AUTHOR: Valerie Ziavras

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How to Calculate Occupant Load

A fundamental concept of model building codes, fire codes, and life safety codes is that a means of egress is designed to accommodate all occupants of a building. Knowing how to determine the total occupant load of a building is an integral part in determining if the building meets that basic concept. It can be difficult to estimate how many people are going to use a space within a building so most model codes that address egress design will provide requirements for how to estimate this number. If you are working with NFPA 101, Life Safety Code, Table 7.3.1.2 provides occupant load factors for different uses found in a building. Occupant load factors are chosen based on how the space is used and not the occupancy classification of the space. For example, it isn't uncommon for a business occupancy to have spaces that would fall under “business use”, as there will almost always be spaces used for non-business purposes also within the building. A conference room within the business occupancy wouldn't be considered an assembly occupancy unless it was determined to have an occupant load of 50 or more people. For the purposes of determining the occupant load, that conference room has an assembly use. Once the occupant load factor has been determined based on the use of the space, it is then used to calculate the occupant load of that space. Calculating occupant load can be thought of in three steps: Select an occupant load factor Determine the size of the room Apply the occupant load factor to the space There is a common misconception that the calculated occupant load is the maximum number of occupants the space can contain. Instead, the calculated occupant load is actually the minimum number of expected occupants. If the designer, building owner, or other involved party knows the expected number of occupants may be higher than the calculated number of occupants, then that number should be used as the occupant load. If, for example, the building owner knows there will be 5 people working in a storage room that has a calculated occupancy of 3 people, the design needs to be based off of the expected occupant load (5 people). Now, if the building owner says there will only be 1 person in the storage room that has a calculated occupancy of 3 people, the design needs to be based off of the calculated occupant load (3 people).   For a detailed step-by-step explanation of calculating occupant load and to learn about changes to some of the occupant load factors for the current edition (2018), download your free fact sheet!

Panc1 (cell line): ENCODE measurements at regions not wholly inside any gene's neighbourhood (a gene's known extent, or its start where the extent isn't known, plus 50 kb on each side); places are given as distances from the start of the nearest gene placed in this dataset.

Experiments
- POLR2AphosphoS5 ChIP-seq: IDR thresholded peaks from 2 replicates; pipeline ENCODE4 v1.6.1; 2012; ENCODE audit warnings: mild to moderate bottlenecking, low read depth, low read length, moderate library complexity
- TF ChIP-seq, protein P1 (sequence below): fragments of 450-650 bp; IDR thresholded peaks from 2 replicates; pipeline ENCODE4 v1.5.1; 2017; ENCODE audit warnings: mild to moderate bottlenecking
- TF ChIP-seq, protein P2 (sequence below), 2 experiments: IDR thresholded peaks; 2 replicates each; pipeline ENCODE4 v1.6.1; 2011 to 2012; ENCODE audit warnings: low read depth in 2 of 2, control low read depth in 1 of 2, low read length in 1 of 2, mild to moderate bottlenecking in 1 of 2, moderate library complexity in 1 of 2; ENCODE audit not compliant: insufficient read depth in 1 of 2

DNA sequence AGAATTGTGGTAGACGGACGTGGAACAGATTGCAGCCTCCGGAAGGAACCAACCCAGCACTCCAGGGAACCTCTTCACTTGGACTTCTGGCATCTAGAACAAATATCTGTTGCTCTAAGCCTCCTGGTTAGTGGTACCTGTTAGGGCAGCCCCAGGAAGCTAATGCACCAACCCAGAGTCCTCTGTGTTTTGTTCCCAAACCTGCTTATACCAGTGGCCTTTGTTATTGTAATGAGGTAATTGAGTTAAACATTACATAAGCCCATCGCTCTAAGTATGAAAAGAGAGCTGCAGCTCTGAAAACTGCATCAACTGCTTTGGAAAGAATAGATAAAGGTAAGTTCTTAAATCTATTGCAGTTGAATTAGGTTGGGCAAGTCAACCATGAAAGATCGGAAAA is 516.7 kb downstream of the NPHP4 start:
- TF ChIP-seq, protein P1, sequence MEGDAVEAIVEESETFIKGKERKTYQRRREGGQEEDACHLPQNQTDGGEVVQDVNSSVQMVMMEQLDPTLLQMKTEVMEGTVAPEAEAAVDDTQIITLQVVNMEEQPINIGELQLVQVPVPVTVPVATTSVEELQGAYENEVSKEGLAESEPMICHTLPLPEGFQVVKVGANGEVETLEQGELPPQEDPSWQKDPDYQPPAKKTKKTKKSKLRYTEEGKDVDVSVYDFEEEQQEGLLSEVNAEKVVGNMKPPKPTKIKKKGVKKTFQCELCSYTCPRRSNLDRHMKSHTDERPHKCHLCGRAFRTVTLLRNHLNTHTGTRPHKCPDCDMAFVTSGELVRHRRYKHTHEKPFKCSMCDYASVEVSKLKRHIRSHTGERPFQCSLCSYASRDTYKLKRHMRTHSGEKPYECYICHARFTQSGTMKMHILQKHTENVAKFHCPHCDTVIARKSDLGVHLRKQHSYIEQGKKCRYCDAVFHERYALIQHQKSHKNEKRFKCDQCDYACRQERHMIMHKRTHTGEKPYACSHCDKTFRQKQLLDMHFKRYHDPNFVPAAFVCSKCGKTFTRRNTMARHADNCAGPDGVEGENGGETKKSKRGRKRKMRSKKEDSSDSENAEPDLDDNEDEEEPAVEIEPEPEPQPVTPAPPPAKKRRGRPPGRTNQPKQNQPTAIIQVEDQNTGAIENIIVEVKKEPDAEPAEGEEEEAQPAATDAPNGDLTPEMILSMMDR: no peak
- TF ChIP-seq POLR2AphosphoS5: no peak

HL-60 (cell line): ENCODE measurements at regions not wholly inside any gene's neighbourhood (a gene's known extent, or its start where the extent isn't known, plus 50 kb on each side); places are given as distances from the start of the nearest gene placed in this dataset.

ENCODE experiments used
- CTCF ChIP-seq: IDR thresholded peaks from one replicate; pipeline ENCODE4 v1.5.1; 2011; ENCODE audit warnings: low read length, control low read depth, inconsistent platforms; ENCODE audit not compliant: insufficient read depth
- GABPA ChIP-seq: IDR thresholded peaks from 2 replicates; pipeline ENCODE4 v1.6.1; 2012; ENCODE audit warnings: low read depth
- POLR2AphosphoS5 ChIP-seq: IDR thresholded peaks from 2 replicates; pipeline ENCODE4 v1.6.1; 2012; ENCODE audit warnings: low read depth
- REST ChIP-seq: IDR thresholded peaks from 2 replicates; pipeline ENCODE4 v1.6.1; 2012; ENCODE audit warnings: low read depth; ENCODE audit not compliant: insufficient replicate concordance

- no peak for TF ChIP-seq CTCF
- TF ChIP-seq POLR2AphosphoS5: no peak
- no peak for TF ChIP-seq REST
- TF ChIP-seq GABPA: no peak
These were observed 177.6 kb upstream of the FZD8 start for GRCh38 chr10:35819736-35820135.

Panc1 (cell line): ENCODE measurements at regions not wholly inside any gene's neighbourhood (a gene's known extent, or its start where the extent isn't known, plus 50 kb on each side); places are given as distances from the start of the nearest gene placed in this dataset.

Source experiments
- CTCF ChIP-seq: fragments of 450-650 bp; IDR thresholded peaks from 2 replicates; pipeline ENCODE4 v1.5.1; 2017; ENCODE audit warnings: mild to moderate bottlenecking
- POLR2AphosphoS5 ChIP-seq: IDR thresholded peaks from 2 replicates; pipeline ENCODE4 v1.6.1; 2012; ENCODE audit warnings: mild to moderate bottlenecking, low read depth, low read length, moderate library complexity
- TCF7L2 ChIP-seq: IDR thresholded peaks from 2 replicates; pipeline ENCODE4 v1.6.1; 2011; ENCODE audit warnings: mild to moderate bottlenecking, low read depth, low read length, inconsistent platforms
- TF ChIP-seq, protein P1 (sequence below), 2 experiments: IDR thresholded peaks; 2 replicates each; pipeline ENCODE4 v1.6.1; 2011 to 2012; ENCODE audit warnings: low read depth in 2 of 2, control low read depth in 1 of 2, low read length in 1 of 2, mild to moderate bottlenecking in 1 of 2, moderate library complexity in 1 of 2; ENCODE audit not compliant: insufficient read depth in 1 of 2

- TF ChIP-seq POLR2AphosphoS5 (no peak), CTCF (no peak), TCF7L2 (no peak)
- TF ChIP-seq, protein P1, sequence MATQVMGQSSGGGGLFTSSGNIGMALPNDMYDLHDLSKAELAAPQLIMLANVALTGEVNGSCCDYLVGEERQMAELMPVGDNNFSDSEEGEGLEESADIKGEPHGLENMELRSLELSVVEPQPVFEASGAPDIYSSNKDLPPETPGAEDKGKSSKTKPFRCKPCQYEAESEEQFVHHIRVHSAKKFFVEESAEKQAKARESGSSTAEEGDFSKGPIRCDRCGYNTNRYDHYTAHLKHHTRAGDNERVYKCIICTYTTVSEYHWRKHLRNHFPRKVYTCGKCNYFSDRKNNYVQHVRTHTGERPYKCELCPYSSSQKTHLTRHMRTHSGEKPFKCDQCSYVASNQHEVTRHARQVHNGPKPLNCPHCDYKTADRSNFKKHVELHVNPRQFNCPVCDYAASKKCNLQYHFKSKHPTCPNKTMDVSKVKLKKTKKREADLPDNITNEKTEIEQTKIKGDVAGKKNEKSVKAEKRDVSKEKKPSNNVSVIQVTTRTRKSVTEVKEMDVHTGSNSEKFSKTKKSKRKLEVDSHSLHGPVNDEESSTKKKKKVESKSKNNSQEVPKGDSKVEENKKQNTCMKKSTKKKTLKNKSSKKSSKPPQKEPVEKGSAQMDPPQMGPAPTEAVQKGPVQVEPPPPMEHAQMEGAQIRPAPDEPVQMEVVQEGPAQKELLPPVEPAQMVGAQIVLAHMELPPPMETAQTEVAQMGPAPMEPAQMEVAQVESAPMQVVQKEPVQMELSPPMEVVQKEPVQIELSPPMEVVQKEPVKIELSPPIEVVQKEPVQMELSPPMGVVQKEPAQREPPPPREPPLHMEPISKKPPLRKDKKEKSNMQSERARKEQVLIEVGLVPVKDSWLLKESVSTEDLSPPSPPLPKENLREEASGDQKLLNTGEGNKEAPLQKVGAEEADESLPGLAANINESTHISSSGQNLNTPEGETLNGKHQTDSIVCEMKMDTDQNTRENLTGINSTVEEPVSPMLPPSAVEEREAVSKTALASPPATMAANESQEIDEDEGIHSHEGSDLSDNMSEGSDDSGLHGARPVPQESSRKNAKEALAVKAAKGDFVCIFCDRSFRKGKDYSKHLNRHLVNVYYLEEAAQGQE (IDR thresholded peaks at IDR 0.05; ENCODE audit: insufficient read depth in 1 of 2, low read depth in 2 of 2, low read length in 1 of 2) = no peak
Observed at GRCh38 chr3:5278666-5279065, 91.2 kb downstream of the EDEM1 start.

Tiny home

Is a tiny house safe? Codes and issues facing tiny houses

What is a tiny house? While the definition varies depending on who you talk to, typically it is considered any house under 400 sq ft. You could fit 6.5 tiny houses inside the average American home (which is around 2,600 sq ft). The tiny house movement is quickly spreading across America. For some buried in student debt, it is viewed as the only way to achieve the American Dream of owning your own home and for others, it is about getting rid of the excess and living more simply. Whatever the reason is, are they safe? Some tiny homes have foundations or are built off-site and tied down to a foundation. Since these sit on a foundation, these have to meet local building code requirements. Safety concerns are related to the large number of tiny homes being built on wheels. You'll see these referred to as THOWs (Tiny Houses on Wheels). These are presenting a problem for AHJs. Local building codes are not enforceable because they aren't built on foundations. Although you might think they should be considered RVs, they are not. The RV standards make it very clear that RVs are only meant for temporary living, not permanent. These tiny houses seem to have created a large problem in the codes and standards world. Many in the tiny house movement like that they are living "outside the law". People build their own tiny homes with their needs in minds. This allows for arguably the most efficient use of space. But, they are technically illegal. While I'm not sure I'm ready to trade in my "large space" for a tiny home, I see the potential. Many have suggested using them to house the homeless or as women's shelters. I've even heard of military families using them. Before we consider using them for such great causes, we need to know they are safe. Some of the major concerns with THOWs: Required number of means of escape Use of ladder in the means of escape Size of windows if they are provided as a means of escape Requirements for smoke alarms and sprinkler systems Lack of foundations Minimum room sizes Plumbing requirements (many THOW owners want to use composting toilets which are largely illegal) Are you ready to trade your "large home" in for a THOW?  Have you seen these in your communities? This seems to be a movement that isn't going anywhere. What safety concerns have you heard regarding these tiny spaces? Picture Credit: The Move | A Tiny House on the Prairies

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